The process of engaging with something with which we have no or very limited experience with can be a difficult undertaking – particularly, I have recently learned, as adults. The brain (and ego) suddenly create barriers that can make tackling a new skill overwhelming and challenging in ways vastly different than we experienced as children. This came to my attention as I embarked on learning how to play an instrument and learn a new language a few months ago.
The last three decades have been spent figuring out what I’m good at and then doing everything in my power to hone those skills. At the very least, I’ve picked out areas that I have some ability to perform well enough in and with minimal embarrassment. As I struggle now with learning two entirely new skills, I find that this lesson in learning is something that can be applied to my work as a counselor. Here are four things I learned about counseling and the counseling relationship based on my experiences with tackling new tasks.
1. Patience is a virtue. This particular phrase always made me grimace, perhaps speaking to a shortage of this particular virtue, but learning how to do something new really drives this point home. New skills do not come overnight. It takes time, patience, and a positive attitude to learn something new. The same goes for working with clients. What we discover in one session might not stick until session 10 or 20. Being patient with myself and with the client can go a long way in building a positive therapeutic relationship.
2. Practice makes perfect. Learning a new instrument and language have been difficult for me because I have to deal with the many imperfections and negative feelings that present themselves when trying to get it right. With time and practice, new skills and concepts get easier to manage. Struggling with this first hand has helped me empathize more with clients and truly appreciate the way they grope and struggle with new ideas and ways of being. It’s important to guide them, give feedback and acknowledge the bravery that it takes to show their “imperfections” week after week. Freeing oneself of phobias, anxieties and those pesky automatic thoughts is no easy feat (if it were, we would be out of a career) and I can truly appreciate the tenacity that clients have to engage in the process of therapy.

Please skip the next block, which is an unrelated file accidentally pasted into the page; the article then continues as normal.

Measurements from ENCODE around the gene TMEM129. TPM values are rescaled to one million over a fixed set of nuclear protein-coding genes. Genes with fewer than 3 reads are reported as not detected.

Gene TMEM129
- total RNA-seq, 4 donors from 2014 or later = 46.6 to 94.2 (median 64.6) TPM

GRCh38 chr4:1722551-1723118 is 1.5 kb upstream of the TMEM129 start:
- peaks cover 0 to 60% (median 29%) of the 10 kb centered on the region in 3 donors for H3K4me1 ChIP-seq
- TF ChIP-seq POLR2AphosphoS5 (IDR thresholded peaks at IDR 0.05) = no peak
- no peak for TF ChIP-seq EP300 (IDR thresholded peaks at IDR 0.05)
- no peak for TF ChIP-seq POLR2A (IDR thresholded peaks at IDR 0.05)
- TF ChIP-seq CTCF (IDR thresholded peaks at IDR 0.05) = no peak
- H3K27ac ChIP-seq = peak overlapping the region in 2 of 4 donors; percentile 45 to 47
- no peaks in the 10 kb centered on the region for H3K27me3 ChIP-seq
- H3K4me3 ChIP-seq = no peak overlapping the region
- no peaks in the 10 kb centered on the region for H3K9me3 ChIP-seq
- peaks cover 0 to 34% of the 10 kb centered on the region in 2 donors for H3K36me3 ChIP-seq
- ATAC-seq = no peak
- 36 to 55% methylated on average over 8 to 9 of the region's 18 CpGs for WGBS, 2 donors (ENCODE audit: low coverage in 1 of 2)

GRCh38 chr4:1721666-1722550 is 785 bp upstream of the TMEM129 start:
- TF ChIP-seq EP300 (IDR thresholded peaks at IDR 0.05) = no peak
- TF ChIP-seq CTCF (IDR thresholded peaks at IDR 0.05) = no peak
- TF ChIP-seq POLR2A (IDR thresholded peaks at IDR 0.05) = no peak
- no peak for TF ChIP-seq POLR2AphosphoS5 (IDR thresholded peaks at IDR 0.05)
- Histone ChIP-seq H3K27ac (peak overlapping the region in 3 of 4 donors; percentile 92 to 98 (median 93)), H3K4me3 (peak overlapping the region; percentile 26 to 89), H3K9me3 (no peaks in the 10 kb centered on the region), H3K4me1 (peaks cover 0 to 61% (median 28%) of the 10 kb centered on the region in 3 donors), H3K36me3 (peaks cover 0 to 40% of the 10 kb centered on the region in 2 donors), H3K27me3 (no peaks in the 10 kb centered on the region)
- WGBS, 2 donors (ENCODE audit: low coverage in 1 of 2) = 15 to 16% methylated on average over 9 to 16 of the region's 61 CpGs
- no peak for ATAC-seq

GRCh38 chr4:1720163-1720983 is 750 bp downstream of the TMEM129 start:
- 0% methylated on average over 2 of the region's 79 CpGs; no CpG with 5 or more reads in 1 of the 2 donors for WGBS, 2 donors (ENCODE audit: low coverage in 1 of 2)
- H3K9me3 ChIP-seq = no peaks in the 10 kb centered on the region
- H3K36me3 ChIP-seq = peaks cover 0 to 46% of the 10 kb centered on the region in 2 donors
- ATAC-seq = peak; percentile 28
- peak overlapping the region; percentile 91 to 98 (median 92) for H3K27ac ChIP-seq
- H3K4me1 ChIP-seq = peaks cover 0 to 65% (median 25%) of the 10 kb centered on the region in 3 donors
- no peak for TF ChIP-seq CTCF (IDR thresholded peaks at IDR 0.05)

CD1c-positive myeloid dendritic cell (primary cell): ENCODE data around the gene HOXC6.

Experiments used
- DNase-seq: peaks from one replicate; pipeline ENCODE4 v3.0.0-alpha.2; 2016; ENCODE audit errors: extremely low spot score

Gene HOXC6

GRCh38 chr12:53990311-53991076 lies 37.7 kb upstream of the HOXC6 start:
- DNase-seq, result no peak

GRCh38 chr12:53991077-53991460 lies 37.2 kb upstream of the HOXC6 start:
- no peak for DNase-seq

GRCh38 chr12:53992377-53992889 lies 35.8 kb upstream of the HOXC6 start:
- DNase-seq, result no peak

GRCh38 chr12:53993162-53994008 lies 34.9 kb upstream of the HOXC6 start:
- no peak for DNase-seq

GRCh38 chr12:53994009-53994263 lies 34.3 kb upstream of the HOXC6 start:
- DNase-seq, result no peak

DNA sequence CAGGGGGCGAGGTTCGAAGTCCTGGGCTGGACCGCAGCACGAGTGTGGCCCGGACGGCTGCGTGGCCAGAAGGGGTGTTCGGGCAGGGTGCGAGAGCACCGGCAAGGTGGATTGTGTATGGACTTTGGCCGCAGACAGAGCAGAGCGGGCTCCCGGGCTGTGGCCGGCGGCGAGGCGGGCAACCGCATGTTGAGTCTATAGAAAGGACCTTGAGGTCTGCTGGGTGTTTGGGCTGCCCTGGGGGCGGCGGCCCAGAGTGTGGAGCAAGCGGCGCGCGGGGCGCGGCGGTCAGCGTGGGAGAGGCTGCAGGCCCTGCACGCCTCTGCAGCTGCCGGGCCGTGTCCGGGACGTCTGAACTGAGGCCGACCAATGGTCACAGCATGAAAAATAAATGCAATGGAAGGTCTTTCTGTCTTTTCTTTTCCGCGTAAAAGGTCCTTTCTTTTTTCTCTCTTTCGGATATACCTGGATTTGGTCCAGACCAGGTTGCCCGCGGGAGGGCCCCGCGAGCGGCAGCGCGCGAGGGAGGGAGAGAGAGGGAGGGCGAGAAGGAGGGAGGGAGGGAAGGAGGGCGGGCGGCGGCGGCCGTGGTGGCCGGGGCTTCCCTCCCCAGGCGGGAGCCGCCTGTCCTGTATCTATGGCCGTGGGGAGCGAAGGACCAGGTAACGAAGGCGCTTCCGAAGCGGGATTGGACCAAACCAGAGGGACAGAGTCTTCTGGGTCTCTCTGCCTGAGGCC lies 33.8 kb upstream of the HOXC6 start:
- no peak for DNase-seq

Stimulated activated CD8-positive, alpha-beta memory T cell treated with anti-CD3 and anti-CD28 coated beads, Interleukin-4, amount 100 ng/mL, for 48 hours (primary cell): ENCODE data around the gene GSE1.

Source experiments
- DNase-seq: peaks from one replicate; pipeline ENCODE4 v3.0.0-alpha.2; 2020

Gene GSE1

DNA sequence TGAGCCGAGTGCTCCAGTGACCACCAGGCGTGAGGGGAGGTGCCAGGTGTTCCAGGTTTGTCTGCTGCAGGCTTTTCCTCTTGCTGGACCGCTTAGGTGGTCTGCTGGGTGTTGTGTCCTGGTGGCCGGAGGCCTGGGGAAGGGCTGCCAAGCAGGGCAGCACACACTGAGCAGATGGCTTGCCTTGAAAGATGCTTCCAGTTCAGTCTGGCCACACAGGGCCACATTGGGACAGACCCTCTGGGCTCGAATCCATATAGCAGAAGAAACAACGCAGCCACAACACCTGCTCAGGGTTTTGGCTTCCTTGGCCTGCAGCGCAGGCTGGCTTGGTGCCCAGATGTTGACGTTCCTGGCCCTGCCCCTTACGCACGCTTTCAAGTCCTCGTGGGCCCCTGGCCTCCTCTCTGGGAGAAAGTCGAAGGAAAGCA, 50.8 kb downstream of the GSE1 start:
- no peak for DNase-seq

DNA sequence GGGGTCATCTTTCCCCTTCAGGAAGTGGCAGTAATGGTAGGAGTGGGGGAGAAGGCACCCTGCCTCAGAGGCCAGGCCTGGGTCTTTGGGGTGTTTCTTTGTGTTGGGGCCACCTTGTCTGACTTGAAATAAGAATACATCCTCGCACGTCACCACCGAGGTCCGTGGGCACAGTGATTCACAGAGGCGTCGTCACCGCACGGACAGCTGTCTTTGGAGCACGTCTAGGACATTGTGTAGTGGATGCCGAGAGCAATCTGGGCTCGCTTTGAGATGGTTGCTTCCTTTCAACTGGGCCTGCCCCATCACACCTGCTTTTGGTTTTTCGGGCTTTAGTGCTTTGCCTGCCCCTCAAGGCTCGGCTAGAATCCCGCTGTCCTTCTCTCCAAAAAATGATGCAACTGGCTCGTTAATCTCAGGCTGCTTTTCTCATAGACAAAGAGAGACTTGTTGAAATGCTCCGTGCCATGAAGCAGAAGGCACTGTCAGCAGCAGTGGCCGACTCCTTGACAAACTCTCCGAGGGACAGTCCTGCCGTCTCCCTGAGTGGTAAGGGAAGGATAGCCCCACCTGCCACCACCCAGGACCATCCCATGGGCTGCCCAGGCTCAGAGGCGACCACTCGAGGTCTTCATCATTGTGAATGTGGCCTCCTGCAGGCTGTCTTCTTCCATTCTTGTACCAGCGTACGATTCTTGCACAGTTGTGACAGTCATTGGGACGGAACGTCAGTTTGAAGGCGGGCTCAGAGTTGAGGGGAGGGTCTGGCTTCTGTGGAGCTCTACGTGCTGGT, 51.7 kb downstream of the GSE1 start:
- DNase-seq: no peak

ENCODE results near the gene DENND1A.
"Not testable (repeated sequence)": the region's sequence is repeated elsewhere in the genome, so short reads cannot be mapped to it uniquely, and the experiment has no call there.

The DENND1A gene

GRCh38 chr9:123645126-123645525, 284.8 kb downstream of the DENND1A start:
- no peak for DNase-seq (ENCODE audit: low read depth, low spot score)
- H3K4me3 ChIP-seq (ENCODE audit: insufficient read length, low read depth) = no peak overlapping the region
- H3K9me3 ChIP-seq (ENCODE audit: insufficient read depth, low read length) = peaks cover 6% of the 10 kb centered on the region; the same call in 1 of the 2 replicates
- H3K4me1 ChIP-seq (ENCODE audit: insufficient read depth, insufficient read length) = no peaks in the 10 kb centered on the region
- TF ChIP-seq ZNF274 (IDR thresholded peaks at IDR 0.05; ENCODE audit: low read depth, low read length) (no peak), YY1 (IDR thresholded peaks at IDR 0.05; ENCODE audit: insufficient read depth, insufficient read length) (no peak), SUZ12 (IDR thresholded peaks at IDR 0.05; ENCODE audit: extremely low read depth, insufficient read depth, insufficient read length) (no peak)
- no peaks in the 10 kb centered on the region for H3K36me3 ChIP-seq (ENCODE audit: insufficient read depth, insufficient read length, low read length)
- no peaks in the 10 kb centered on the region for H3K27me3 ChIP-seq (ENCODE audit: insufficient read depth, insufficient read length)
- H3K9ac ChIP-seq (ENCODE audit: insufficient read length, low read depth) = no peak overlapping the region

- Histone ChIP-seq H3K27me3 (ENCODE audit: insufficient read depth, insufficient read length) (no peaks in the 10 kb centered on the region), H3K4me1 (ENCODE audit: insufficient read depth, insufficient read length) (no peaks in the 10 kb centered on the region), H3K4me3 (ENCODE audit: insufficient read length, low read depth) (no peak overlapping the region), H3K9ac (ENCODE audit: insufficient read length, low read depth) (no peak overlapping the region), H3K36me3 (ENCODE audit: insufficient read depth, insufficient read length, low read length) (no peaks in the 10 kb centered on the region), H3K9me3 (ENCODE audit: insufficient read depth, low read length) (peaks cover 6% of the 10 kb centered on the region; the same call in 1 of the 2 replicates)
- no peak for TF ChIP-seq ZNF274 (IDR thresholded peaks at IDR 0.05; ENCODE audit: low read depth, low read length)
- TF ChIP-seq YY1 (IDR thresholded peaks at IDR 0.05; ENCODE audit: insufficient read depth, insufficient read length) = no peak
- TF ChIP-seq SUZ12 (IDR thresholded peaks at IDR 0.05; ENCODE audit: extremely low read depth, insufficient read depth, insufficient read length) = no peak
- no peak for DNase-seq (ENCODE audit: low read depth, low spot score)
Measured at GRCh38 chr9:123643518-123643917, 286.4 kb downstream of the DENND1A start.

3. Get creative. If there’s one thing I despise, it is doing the same thing, the same way over and over again. I always thought this is what real practice was but I’m finding as an adult learner, I have to spice it up in order to stick with it. Not only does it make the concept of practice less daunting, but new ways of practicing skills enhances my ability to successfully use them in a variety of contexts and allows me to constantly engage and challenge myself. Practice makes perfect but it should not have to induce boredom. What would make you practice your new skill everyday? Figuring out what works for me has lead me to exercise more creativity with how I work with clients.
4. Create building blocks of learning. Imagine your frustration if when walking into a Learning to Paint class, the instructor asked you to replicate the Mona Lisa. You might become enraged that you’re being asked to do such a thing without leaning the basics or you might skulk out of the classroom feeling hopeless and embarrassed. I am guilty of trying to fast track my own learning. I skipped a few core lessons in my language practice and attempted to complete a benchmark exam at the end. The failure was epic and I grudgingly went back to the lessons for novices. What I thought might be a nice challenge turned into a complete failure due to my inexperience and gaps in necessary knowledge. As I move closer towards the language benchmark exam (for round 2), I realize the importance of starting small and creating concrete steps of skill acquisition and a solid knowledge base. As it applies to counseling, what might seem to be a reasonable challenge for me may seem an insurmountable task to my client which can breed negative emotional states and put the counseling relationship at risk. Building blocks need to be set to allow the client to successfully meet benchmark goals and to try out more advanced challenges. These are the foundations to long-lasting change.
You do not have to be in your client’s shoes in order to experience some of the things they might be facing as they come into therapy. Bring your own experience in learning something new to the table and you might find that suddenly your patience is renewed, your empathy greater, and your focus shifted to finding new ways to engage and help your client practice the many new tools all that they are learning in therapy.